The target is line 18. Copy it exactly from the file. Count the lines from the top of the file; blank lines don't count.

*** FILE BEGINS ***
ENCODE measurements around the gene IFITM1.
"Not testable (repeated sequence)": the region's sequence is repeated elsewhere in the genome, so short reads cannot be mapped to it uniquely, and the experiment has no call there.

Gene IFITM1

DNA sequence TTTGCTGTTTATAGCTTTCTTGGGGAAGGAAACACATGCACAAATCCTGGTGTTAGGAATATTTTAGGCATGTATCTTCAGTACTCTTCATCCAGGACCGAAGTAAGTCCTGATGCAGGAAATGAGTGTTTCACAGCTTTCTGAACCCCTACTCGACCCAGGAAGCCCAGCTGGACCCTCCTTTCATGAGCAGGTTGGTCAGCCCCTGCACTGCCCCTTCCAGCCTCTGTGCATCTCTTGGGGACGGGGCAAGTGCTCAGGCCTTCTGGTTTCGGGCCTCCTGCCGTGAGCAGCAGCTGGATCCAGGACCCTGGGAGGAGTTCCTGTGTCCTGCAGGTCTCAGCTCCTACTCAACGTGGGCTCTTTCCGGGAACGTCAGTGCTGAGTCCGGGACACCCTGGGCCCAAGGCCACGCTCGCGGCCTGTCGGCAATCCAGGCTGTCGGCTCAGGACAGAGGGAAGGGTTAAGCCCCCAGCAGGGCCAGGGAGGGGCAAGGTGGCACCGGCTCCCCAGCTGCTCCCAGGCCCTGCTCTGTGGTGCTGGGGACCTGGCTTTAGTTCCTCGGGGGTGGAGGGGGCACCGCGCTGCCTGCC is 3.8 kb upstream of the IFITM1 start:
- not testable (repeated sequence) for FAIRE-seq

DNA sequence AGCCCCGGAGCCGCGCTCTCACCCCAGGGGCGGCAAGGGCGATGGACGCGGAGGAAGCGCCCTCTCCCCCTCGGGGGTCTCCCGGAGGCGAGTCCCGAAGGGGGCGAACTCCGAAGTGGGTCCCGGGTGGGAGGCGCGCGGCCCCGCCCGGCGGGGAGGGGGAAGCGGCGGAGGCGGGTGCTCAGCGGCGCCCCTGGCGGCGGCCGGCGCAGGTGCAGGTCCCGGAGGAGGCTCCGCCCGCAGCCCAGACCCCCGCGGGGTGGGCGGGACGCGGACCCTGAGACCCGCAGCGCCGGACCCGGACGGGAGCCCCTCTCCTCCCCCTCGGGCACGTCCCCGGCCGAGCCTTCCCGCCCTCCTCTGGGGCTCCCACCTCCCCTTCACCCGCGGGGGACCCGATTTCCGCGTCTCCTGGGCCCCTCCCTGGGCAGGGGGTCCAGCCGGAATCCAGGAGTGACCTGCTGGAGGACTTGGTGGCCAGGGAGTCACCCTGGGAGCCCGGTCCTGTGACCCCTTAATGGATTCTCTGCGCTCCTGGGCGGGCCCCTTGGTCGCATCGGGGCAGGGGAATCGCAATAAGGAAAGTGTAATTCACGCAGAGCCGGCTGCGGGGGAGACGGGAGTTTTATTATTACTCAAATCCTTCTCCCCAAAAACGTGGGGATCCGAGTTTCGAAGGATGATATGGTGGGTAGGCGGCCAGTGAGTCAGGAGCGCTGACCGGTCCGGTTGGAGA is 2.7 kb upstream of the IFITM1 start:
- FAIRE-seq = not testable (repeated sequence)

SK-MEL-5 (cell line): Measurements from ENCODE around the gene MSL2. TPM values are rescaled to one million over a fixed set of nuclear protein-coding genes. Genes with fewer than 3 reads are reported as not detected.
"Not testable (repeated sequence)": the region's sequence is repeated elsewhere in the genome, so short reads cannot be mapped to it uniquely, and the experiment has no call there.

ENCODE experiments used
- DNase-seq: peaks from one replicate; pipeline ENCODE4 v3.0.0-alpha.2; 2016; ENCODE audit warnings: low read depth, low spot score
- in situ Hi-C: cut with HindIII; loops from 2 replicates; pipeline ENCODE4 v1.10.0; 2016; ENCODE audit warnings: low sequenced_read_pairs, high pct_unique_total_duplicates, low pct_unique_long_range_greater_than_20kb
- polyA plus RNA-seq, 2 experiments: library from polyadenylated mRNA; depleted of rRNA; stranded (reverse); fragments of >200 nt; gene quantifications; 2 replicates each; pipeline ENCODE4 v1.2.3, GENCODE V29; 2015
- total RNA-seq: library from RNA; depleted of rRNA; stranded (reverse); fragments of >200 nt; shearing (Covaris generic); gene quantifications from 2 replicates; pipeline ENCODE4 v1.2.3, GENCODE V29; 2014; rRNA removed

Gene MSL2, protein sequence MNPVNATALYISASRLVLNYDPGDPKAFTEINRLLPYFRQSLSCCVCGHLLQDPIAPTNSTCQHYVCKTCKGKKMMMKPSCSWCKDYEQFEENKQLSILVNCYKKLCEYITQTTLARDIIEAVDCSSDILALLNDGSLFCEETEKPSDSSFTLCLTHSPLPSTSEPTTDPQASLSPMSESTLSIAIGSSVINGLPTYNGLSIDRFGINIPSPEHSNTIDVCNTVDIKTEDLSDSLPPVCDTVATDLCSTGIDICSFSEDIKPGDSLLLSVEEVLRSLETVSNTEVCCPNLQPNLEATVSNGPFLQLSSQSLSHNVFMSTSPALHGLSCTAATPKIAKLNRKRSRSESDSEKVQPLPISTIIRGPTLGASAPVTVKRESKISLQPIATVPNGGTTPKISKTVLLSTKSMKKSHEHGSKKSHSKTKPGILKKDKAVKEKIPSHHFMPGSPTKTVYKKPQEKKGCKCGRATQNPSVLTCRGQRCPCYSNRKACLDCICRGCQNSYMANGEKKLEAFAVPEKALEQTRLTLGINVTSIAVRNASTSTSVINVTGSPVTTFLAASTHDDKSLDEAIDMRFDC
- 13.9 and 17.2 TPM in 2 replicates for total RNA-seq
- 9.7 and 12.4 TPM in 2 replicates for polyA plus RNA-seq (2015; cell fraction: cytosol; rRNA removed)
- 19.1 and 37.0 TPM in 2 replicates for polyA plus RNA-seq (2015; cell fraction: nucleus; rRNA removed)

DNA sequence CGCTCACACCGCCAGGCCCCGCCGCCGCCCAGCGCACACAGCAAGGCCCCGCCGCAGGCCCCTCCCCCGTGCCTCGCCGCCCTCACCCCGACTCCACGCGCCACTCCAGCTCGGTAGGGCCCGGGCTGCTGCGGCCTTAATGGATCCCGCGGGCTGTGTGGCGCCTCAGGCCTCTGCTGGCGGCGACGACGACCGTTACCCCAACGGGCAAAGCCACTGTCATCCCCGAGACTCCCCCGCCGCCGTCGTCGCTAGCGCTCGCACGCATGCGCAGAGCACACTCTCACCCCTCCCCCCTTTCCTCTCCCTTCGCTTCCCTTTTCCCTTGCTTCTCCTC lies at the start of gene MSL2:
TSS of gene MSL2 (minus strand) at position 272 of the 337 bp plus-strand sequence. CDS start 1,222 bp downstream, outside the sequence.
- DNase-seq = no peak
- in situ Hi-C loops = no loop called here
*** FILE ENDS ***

- 19.1 and 37.0 TPM in 2 replicates for polyA plus RNA-seq (2015; cell fraction: nucleus; rRNA removed)